Should Young Professionals Pursue a Graduate Degree?

1374677439 Determining whether to go back to school for an advanced degree can be a very difficult decision as there is no simple rule to help you make that choice.  Each person’s life, career goals, and situation is different.  That said, this article will help you focus on a few of the main factors that you should think about when considering pursuing a graduate degree.

Why Pursue a Graduate Degree?

The most obvious reason is to earn a higher income.  Those with a master’s degree have been shown to earn about $1,300 more each month, as compared to those with bachelors’ degrees.  Similarly, those with professional degrees have been shown to earn about $6,500 more each month.

The next most common reason is to open up new career paths.  With your current training and skills, you may be limited in how high you can rise in your field.  Developing your educational credentials can open up new opportunities, especially if you want to redirect your career path or move into a specialized area of your field.

Which Degrees Should You Consider?

Master’s degrees are available in many fields, the most recognizable one being the Masters of Business Administration (or MBA).  Also available are professional degrees, such as an attorney’s Juris Doctorate (or JD) and the physician’s doctor of medicine (MD).  Beyond these degrees lies the Doctorate of Philosophy (or PhD) degree, which can be awarded in a variety of disciplines.

For attorneys, there is also a specialized degree called a master of laws (or LL.M.) degree, which is extremely valuable for career advancement.  LL.M.s are granted in certain legal specialty practice areas, like taxation.  Foreign-born attorneys, however, typically opt for the LL.M. in United States law because it can open many doors in terms of litigation and transactional work related to international business.

When is a Degree Not a Good Idea?

Again, the first consideration is financial.  Taking on a large debt load without having a clear idea about how it will produce a financial return for you is generally a recipe for regret.  Additionally, if you will have to take a leave of absence from your job, losing a steady paycheck is something that will require a lot of planning.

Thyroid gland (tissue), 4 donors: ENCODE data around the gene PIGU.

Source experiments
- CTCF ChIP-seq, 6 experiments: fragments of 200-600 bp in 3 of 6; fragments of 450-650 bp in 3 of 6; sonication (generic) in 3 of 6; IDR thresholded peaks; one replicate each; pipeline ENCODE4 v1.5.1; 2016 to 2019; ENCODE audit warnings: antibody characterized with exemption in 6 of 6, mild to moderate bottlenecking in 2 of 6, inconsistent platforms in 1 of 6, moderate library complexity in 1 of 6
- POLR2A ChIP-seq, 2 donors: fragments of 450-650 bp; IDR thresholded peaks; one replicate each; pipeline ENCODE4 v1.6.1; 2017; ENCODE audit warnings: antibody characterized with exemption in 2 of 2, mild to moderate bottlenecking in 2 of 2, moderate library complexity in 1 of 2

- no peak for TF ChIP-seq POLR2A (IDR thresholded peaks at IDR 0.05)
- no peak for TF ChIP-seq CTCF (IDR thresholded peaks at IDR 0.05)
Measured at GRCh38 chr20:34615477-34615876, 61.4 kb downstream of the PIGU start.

Degrees can even harm you, as strange as it sounds.  Keep in mind that, as you educate yourself, you may become “overqualified” for some positions.  You may be turned down when you submit applications for job openings on that basis.

Essentially, getting an advanced degree is not always beneficial.  You need to have some sense of where the degree will take you, what it will cost you along the way, and whether the cost is worth it.

Steps to Take

Keeping this advice in mind, here are some steps you can take to get things started:

  • Visualize your ideal career path.  What do you ultimately want to do?  What parts of your field are most interesting?  What organizations would you like to work for?  What positions would you like to hold?  You don’t need to plan out your entire life, but a clear sense of direction of how you might like the next 5 years of your career to play out is very helpful.
  • Do your research.  Read up on the credentials you need to obtain your desired positions, if any (looking at the bios of people in your field that you might like to emulate is instructive).  Then, read up on educational institutions that grant them.
  • If a degree makes sense, how can you obtain one?  Does your current employer offer tuition assistance?  Will you need to take out loans?  How long will it take to repay them?

The more carefully you answer these questions, the better.  Don’t be too intimidated by the process.  Life cannot be entirely planned out, and our goals change as we grow and learn more about ourselves.  It’s okay to head in a direction that you think is correct, and then change course a bit later on.  Just make sure that you are realistic about your true goals and the costs of attaining them, and you’ll be well on your way.

Chelsea Wilson is currently the community relations manager for Washington University School of Law’s online LL.M. Degree program, which provides foreign trained attorneys with the opportunity to earn a Master of Laws degree from a top-tier American university from anywhere in the world.